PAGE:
Madison loves animals and felt drawn to South America, a region she always wanted to explore. The opportunity to work at a wildlife sanctuary in Brazil -- a country with the greatest diversity of flora and fauna on the planet -- made so much sense, that Madison’s dad encouraged her to stay a full 6 weeks.
He said, "If you’re going all the way to Brazil, go for as long as you can. Make the most of it,’” Madison remembers.
Still -- “I’ll admit, it was scary at first,” Madison chuckles.
She fought her sense of culture shock when she landed in Brazil and made her way by taxi to her hotel. The next day, ELI’s program coordinator picked her up and drove her to the 180-acre preserve outside of Curitiba, a city some 400 miles south of Rio de Janeiro. The facility, closed to the public, is a naturalist’s paradise: filled with indigenous plants and a sanctuary to a huge variety of animals, many of them endangered. Soon, Madison found herself relaxing and before she knew it, she was thinking “This is the coolest thing ever.”
Madison lived in a house on the property, in a room above the kitchen where she prepared most of her meals.
“I’m a vegan, so I’m used to cooking for myself. Some of the other volunteers relied more on food that was brought to the site, often by the staff that worked there.”
The food was healthful and plentiful, and included meat, cheeses, eggs, rice, beans, cereal and a lot of fruit and vegetables.
Although Madison’s daily schedule depended largely on the staff and the particular person she was working with, it usually began fairly early, around 7 a.m. After a quick breakfast, she’d accompany staffers as they prepared food for the animals, fed them and cleaned their cages. It’s physical, often messy work, and Madison appreciated the rubber boots available onsite.
“The more picky volunteers could consider bringing their own,” she suggests.
By lunchtime, which she’d eat at the main house, a giant truck would arrive from Curitiba filled with donated food from local grocery stores. This too would be prepared for the animals according to their particular needs and diets.
For this pre-veterinary student, the animals at the sanctuary were a revelation.
“I’m used to domestic animals, and here I was working with these exotic wild animals, and species you don’t find anywhere else in the world!”
Her favorites included little spotted cat (oncilla), among the smallest wild cats in South America; the rare bush dogs and maned wolves.
In the afternoons, the center’s biologist or veterinarian would arrive, and Madison was often invited to go on their rounds and to observe medical care administered by the vet. Here too, the work was hands-on, and sometimes alarmingly up close.
“In fact, I was bitten by a monkey,” she says. “She was in her cage, but very mad at us.”
Madison and the vet researched the risk of rabies (considered very low in that instance;) a thorough cleaning and an antibiotic sufficed.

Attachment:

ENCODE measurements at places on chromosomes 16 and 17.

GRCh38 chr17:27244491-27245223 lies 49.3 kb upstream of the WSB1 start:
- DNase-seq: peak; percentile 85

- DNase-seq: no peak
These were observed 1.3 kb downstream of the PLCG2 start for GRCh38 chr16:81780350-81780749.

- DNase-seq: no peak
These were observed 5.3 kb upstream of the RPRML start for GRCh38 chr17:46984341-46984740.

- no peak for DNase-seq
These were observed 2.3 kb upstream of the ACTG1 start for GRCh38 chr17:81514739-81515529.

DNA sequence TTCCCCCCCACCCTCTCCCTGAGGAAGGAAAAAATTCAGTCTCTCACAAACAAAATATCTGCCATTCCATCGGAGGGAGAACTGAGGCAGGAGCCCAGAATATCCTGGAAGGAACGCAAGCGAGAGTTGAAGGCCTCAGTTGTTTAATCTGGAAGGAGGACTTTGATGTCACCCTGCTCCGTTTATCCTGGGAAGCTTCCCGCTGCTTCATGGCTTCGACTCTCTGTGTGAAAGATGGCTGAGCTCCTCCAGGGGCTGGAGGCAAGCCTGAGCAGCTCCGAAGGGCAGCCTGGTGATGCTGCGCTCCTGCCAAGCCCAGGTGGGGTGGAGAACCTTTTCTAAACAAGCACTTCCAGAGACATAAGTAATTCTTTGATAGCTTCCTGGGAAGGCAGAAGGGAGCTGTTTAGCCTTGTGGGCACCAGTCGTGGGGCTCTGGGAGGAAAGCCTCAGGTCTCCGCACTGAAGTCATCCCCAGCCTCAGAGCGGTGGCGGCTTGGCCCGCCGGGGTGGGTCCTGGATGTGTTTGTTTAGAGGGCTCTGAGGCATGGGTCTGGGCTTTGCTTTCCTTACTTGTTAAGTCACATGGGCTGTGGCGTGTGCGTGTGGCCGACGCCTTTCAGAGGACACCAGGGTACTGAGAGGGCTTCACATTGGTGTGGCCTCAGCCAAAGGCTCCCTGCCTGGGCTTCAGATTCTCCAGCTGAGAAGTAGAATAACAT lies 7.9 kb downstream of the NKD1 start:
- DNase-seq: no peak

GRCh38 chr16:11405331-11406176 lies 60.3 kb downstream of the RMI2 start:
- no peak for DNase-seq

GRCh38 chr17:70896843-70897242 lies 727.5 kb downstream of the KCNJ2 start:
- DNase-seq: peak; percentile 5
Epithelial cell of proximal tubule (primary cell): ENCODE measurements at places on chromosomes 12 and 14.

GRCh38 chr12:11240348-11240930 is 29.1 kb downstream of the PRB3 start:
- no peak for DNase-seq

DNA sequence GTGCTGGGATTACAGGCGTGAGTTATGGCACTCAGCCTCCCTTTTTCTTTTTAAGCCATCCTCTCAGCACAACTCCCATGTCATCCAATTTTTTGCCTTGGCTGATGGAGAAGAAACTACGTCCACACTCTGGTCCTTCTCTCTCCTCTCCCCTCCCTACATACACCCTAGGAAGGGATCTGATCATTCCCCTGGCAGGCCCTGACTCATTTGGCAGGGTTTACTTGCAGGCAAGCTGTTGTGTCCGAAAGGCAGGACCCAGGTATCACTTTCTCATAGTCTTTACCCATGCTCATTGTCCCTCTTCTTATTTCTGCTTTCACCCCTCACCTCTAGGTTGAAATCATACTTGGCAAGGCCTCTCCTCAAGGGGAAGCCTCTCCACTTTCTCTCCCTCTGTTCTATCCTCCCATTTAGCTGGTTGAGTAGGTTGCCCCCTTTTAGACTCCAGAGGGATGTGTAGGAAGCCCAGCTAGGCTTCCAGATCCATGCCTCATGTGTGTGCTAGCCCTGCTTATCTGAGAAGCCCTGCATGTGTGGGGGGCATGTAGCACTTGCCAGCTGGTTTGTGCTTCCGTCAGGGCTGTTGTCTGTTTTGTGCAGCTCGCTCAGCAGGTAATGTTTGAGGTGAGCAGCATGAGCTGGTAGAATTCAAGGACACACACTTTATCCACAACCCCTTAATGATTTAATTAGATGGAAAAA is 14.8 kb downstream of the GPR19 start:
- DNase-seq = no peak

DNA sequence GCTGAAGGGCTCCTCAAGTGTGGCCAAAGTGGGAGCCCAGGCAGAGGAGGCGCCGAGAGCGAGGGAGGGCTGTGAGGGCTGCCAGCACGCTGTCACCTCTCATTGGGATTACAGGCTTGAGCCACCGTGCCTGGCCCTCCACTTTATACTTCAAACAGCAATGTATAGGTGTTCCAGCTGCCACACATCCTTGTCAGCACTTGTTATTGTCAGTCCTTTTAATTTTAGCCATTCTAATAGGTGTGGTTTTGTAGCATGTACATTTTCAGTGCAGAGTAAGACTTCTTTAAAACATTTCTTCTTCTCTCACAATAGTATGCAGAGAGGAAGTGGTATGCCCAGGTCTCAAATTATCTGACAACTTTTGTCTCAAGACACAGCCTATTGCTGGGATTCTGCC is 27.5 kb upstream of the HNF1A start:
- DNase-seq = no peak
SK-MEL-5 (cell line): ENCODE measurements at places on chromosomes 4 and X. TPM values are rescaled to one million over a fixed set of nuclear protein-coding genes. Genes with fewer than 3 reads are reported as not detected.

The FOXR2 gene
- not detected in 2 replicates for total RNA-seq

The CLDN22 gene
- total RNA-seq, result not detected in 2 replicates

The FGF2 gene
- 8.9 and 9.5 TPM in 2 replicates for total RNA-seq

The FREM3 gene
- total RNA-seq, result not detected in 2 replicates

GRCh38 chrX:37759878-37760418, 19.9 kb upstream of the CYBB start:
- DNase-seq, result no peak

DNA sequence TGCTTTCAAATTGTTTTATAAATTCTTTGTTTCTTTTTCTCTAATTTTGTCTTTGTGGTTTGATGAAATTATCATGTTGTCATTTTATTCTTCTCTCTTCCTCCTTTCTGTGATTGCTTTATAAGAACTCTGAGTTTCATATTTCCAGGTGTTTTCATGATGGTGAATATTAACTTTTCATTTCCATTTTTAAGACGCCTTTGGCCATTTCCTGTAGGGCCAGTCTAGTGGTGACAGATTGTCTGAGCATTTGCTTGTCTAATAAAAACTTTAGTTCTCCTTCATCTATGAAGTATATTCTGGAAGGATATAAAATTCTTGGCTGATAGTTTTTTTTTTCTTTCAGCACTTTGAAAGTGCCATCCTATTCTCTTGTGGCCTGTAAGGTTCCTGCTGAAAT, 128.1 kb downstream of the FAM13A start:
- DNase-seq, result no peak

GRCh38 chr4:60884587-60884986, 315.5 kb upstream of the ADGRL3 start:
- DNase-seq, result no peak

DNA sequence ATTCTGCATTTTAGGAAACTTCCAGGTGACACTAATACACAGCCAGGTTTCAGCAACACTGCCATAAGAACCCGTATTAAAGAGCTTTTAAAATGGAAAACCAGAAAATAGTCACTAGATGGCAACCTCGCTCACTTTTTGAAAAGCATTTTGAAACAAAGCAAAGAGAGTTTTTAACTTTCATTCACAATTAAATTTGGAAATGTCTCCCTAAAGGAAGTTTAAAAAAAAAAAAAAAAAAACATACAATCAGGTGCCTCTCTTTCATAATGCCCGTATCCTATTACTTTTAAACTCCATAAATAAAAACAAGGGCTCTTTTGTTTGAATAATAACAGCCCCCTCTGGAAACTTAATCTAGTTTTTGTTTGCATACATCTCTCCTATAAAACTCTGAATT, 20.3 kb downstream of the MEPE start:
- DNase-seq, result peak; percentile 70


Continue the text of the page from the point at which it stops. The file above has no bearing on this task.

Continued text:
“My dad was more worried than I was,” she laughs. “It’s just what happens when you work with animals.”
Work ended usually by 4 p.m., and Madison would retreat back to the house, for dinner and a long, quiet evening. There are some books and DVDs in the house, but Madison made use of the time to study for the GREs.
Weekends were for travel and exploring. When the veterinarian heard Madison was planning a trip to see the spectacular, iconic Iguazu Falls, he offered to take her there himself. In fact, the two became friends, and he even helped Madison with the Personal Statement she used in her grad school applications.
“He’s someone I will definitely keep in touch with. We still talk.”
In retrospect, Madison says the two biggest lessons she learned at Curitiba were the invaluable insight she gained into the huge variety of wildlife in the world -- and learning the art of communication.
“Many of the people I worked with spoke very little English,” she says. “I ended up learning a lot of Portuguese, but I also learned how to make myself understood - and understand others - without a common language between us.”
Today she’s a big advocate of the Brazil wildlife program, and hopes her advice will inspire others to follow in her footsteps.
“It was such an unforgettable experience. I learned so much about animals, and about Brazil’s inviting and very friendly culture. I’d really encourage people to go.”
Learn some Portuguese before you go! You will pick up plenty there, but going to Curitiba with some basics will definitely speed up the process.
Be open to trying new things. That includes experiences, food, and cultural opportunities.
Bring the right clothes. It gets surprisingly cool in the winter evenings. Madison recommends layers, fleece, hiking shoes, rain boots if you want your own, and definitely a waterproof jacket and pants.
Bring things to keep you busy in the evenings. This is the perfect time to catch up on all your reading; keeping a journal; playing cards and/or board games; or, like Madison, studying for the GREs.
Thanks for being such a dynamic and helpful volunteer, Madison. Wishing you luck with veterinary schools - and beyond.